Happiness is working for yourself

Discussion in 'Wall St. News' started by Free Thinker, Apr 13, 2006.

  1. I agree with them experts , especially working from home .:)
  2. Cheese


    How many on ET either never really made it or if young enough would prefer to be a highly paid office stiff?

    From very early on I was a big shot office stiff and it sure as hell has its upside and pleasures - big fat leather chair, plush office, chauffeur limousine, top business lunches, office power and parading around as Mr Big. But on the other hand you can always have lots of business and office politics stressing the living horsesh*t out of everyone and at Board level and the higher level in general you have plenty of the dickheads who are smooth on talk and short on results. I was a hands on chief executive with always a take-no-prisoners approach to push up revenue and profits.

    But I prefer to be my own entrepreneur. Its a question of temperament and the goddamn willingness to choose and run your own life. Doesn't matter how you dress it up, people in general live as clones. They need the mental box which prescribes their lives in employment and which gives them fixed compass points. They are not free wheeling.

    You cannot be free and independent unless you decide and ACT to become free and independent.
  3. GTG


    Those rare occasions when I happen to venture out into morning or evening rush-hour traffic are when I most appreciate being self-employed and working from home. All those frustrated angry people honking their horns, risking life and limb to zoom past me on my right just to move up 3 cars and get stuck again...it always strikes me as so futile and sad. I'm thankful that I have to waste my time in that mess only a few times a month instead of everyday.

    That hour or so every day that I don't spend driving adds up to a lot of time. It's almost like having an extra half day to a full day every week to spend on learning, working, or leisure.

    Most of the corporate stiffs I know who make about the same amount of money as me drive nicer cars and live in nicer houses though. They go out to dinner at nice places more often then me and in general spend more profligately. They have the luxury of living pay-check to pay-check, which is a luxury I just can't afford. What if business conditions change? What if I lose a big client tomorrow? What if I get a big contract and have to forgo paying myself for a few months to pay the up-front costs?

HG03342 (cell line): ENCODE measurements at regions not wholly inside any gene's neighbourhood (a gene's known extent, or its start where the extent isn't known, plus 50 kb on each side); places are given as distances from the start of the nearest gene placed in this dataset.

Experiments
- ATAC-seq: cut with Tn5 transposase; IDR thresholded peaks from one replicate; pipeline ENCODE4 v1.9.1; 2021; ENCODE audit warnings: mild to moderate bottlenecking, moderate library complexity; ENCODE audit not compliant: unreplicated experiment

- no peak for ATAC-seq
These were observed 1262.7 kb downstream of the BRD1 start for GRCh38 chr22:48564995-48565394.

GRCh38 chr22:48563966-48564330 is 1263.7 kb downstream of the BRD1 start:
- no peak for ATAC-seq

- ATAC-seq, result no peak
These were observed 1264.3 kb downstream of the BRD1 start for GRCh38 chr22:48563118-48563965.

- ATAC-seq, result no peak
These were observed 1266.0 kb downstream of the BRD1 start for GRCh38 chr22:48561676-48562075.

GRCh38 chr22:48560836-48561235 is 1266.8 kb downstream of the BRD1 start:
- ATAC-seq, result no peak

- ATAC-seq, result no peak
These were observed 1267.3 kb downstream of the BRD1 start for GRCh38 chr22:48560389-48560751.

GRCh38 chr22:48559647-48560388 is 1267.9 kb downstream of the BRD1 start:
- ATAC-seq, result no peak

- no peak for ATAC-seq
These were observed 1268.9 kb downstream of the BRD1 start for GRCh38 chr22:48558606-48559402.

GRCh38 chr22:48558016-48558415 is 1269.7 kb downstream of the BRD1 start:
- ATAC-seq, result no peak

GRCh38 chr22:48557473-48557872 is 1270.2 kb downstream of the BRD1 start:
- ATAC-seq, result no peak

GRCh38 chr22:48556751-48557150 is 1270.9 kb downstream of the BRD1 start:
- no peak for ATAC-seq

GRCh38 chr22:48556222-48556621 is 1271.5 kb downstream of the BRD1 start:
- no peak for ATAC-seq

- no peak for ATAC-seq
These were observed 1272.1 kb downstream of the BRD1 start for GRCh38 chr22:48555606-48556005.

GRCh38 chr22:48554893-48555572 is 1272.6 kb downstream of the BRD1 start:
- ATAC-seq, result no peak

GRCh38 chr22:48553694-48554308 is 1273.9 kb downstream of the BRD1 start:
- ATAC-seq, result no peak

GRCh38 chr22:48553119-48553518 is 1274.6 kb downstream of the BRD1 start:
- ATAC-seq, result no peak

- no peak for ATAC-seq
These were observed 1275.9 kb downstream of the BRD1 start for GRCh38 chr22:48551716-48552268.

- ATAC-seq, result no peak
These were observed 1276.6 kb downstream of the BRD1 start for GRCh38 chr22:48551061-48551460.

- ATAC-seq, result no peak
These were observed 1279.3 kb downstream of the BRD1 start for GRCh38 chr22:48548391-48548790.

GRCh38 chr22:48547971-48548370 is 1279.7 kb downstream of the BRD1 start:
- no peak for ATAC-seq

Because of this uncertainty, I feel that every extra dollar above living expenses has to be saved and invested to generate additional income streams, and therefore I have to live without the material goods that many of my peers enjoy.

    This is a sacrifice that is easy to make however. I don't need a fancy car because I only drive once or twice a week anyway. (Sometimes I go so long without driving that my battery dies.) Who needs to take expensive vacations when on any afternoon that the weather is good I can just grab my surfboard and walk down to the beach? And, who needs to go out to expensive restaurants when I have the extra time to prepare a gourmet meal myself almost every day?
  4. The great thing about life is that there is room for everybody. Working for someone else is no disgrace and many people prefer it. Its a great system. If everybody worked for themselves how the hell would we get a hamburger when we need it?
  5. moam293


    well it all depends on how much money you get,
    after all money buys happiness until it cant anymore
  6. Quark


    Yeah, but happiness can't buy money.
  7. moam293


    yup thats the bummer
  8. The freedom that professional trading for a living gives makes this occupation far and above others in terms of liberties...

    A very successful individual that is the CEO of a company may buy $5,000,000 homes in the world´s most beautiful settings...but they can only use them on a very limited basis...

    A professional trader can live there if they choose to do so....
  9. lwlee


    Yep, I'm in. Don't know if I will make it since I've been in it for only few months full time.

    But I can say that corporate life is not for independent thinkers. Not that I was very independent, I endured the 9-5 grind for 9 years.

    Man, I hope this works out....
    #10     Apr 16, 2006